4. When the petitions committee were discussing my one for an independent, comprehensive study of the real economics (or not) of DGS a couple of years ago they said this issue should be covered by this forthcoming review. Now the review is published and after a very quick skim it states that both there is very little data to determine the the actual economic value of DGS AND it is of value to some remote communities!?! A full, independent economic study still needs to be done, but was side stepped for what looks like at first glance a pail of pish. Yet again another piece of fucking fudge to keep the usual suspects happy? Safe and legal protest on the moors during the grouse shooting season – what other option are we left with now?

  5. Can someone explain how the group could be evenly split with 5 members?
    Grouse Moor Management Group (Alison Hester, Alex Jameson, Ian Newton, Mark Oddy and Colin Reid)

    ‘The Group was evenly split on whether or not to license grouse shooting. When, as Chair, I sought to exercise a casting vote in favour of the immediate introduction of licensing, this was contested by two members of the Group. In order to have a unanimous recommendation on this key issue with the authority that implies, the Group proposes a five year probationary period for specified raptors on or near grouse shooting estates to recover to a ‘favourable’ conservation status’ A. Werritty in Preface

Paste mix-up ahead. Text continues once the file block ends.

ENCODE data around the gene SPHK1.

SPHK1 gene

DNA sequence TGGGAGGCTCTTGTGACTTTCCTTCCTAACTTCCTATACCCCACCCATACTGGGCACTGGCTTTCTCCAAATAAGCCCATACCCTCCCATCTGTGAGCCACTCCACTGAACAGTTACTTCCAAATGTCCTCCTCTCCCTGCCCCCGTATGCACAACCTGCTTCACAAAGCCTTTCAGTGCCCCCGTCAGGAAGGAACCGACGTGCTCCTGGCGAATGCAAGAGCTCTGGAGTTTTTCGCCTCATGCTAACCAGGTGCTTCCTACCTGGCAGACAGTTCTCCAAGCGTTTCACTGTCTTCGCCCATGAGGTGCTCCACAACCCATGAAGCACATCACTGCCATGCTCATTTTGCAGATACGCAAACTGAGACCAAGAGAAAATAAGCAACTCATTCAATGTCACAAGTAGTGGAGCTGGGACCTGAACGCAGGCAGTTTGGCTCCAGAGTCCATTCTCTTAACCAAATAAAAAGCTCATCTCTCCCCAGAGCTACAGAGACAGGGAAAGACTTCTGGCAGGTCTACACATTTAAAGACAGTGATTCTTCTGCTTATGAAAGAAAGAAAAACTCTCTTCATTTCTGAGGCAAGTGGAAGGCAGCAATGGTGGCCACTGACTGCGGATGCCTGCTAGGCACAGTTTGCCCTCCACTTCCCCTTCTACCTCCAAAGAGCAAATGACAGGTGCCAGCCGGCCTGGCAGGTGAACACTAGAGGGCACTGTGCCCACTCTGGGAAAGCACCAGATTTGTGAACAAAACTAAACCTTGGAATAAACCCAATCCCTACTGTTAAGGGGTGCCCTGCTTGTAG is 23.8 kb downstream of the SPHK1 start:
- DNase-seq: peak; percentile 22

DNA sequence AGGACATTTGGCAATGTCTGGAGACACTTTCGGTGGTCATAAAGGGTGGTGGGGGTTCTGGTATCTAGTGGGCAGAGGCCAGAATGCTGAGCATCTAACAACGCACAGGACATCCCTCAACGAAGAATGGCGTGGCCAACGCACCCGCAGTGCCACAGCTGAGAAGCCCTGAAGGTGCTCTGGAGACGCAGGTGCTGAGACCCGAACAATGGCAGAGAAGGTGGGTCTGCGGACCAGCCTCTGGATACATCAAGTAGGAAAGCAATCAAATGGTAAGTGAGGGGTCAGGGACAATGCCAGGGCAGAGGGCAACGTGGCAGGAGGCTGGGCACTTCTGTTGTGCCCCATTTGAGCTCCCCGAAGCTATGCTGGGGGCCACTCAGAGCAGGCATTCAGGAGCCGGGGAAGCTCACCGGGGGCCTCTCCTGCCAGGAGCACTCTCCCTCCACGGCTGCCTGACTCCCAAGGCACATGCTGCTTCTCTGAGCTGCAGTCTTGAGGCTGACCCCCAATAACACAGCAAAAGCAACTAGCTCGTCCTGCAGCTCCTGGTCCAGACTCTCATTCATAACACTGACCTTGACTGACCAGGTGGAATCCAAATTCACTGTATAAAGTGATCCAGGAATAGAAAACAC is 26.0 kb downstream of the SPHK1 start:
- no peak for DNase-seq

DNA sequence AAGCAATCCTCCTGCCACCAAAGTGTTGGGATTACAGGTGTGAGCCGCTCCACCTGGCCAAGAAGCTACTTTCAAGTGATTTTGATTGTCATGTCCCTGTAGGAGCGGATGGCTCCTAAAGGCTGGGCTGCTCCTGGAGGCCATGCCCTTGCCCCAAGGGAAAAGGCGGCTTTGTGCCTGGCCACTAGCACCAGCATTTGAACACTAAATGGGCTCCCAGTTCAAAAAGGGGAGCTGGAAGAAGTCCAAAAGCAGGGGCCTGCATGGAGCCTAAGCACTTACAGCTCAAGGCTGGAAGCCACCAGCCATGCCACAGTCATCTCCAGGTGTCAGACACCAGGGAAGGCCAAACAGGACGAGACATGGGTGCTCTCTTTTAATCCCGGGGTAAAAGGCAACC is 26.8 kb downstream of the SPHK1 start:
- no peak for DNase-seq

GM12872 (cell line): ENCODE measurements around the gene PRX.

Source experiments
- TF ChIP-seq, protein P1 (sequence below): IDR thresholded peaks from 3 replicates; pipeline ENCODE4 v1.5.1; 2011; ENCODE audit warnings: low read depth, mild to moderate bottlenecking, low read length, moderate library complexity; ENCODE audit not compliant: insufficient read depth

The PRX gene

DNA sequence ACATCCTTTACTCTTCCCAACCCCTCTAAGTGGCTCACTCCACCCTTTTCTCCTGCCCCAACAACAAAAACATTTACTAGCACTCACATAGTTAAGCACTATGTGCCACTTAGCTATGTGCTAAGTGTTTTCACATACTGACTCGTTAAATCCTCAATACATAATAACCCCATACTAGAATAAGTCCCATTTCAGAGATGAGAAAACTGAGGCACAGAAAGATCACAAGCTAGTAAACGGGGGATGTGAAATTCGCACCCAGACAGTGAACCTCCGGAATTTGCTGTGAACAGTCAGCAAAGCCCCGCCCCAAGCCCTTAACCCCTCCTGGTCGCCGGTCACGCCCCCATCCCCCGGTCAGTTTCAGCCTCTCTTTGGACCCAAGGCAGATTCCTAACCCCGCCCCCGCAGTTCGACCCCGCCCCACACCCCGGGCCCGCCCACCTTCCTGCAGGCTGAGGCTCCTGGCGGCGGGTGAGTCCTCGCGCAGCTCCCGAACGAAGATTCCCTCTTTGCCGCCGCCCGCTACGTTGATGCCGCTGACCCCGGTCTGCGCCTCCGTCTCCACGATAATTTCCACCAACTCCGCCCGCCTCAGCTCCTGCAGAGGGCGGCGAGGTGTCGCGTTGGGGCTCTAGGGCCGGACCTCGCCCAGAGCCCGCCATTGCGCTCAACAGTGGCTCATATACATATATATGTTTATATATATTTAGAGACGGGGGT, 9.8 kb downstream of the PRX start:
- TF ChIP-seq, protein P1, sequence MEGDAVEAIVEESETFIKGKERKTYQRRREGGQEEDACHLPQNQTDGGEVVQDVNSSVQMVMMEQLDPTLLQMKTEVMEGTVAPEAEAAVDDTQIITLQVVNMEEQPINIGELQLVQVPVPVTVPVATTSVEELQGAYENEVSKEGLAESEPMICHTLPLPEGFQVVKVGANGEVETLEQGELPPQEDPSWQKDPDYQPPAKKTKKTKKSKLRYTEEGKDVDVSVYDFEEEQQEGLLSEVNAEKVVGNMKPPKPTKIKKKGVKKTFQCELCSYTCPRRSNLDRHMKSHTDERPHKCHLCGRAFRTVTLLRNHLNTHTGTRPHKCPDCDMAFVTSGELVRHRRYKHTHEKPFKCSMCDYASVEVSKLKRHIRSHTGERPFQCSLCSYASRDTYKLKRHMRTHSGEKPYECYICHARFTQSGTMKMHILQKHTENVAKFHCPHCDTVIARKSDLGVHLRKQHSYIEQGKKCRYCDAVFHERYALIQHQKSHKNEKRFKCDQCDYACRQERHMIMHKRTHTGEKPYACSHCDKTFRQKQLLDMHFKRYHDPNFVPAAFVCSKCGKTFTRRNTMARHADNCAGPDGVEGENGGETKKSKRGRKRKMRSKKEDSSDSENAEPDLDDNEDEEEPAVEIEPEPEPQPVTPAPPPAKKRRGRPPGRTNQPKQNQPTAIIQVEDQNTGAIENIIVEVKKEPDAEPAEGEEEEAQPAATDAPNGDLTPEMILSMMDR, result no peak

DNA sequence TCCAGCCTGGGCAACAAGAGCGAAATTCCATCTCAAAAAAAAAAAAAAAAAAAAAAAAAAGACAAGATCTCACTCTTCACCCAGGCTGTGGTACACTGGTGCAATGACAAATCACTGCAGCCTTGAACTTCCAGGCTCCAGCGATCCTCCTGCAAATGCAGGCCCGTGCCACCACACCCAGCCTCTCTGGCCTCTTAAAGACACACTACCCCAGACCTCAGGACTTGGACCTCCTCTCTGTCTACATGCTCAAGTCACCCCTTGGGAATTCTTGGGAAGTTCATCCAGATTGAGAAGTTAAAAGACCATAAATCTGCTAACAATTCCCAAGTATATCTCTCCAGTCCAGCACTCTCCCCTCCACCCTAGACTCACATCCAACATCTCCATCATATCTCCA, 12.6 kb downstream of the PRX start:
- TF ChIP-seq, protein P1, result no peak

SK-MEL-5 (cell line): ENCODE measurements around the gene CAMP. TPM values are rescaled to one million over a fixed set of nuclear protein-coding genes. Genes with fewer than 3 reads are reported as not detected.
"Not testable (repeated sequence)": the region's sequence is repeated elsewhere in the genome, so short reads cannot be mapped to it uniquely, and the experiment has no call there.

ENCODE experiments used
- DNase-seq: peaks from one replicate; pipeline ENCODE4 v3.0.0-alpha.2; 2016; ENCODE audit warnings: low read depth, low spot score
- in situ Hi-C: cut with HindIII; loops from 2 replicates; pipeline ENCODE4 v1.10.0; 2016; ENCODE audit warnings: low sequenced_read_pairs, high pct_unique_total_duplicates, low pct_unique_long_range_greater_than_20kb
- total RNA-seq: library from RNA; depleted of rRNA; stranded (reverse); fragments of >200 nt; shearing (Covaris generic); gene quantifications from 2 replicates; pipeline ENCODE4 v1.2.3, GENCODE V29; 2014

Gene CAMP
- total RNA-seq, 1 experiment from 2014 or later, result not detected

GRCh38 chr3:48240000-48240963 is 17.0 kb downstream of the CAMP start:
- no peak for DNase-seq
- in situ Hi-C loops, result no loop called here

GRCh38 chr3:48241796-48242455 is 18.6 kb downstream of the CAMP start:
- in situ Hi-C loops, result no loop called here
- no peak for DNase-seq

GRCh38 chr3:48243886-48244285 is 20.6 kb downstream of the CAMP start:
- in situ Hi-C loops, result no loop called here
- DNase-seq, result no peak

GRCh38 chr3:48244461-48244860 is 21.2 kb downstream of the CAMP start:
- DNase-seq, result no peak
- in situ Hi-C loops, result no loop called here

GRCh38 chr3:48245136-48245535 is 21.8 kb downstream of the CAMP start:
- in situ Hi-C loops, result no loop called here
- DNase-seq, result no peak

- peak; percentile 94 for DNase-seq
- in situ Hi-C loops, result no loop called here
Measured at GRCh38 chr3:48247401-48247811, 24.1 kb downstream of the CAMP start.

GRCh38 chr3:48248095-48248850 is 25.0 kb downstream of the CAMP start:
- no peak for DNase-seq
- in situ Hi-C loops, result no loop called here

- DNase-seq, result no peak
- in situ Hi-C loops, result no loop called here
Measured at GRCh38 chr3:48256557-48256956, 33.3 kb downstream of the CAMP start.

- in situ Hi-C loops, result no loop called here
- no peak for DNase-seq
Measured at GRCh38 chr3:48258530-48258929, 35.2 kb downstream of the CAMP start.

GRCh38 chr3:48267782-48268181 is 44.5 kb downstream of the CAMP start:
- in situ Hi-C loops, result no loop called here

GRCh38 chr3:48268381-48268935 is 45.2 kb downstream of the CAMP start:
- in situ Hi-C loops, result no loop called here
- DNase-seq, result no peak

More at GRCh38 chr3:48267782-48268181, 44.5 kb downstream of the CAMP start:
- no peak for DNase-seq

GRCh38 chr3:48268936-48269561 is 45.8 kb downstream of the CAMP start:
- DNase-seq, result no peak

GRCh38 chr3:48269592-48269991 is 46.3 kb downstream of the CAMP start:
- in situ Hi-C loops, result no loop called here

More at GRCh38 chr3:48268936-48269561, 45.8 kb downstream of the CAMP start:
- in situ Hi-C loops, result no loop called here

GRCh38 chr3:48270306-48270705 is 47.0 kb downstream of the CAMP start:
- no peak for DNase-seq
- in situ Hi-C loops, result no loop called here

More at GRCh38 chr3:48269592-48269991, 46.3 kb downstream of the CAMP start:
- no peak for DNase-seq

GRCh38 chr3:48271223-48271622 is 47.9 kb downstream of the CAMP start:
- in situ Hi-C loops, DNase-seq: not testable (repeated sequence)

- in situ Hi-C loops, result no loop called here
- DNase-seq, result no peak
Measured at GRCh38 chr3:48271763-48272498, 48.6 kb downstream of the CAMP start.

1. Maybe the special advisers and secretary were also allowed to ‘vote’.
      In which case how could 2 members block 10?

      Specialist advisers

      Dr. Adam Smith
      Dr. Calum MacDonald
      Professor Des Thompson
      Susan Davies


      Karen Rentoul

      1. I get more confused when i read it.
        Werritty talks about casting a deciding vote (therby implying a straight vote) and then gets somehow forced into a position of need an unanimous decision.
        This feels seriously dodgy. How can 2 subvert the will of 9?

          1. Read The Ferret and after going around in circles come back to my first question. How can 5 members be evenly split? if it was evenly split including Werritty (3-3) he couldn’t cast a deciding vote. Doesn’t add up.

            1. What does add up ..Conspiracy & corruption, vested financial & social interests! No mystery! Hypocritical!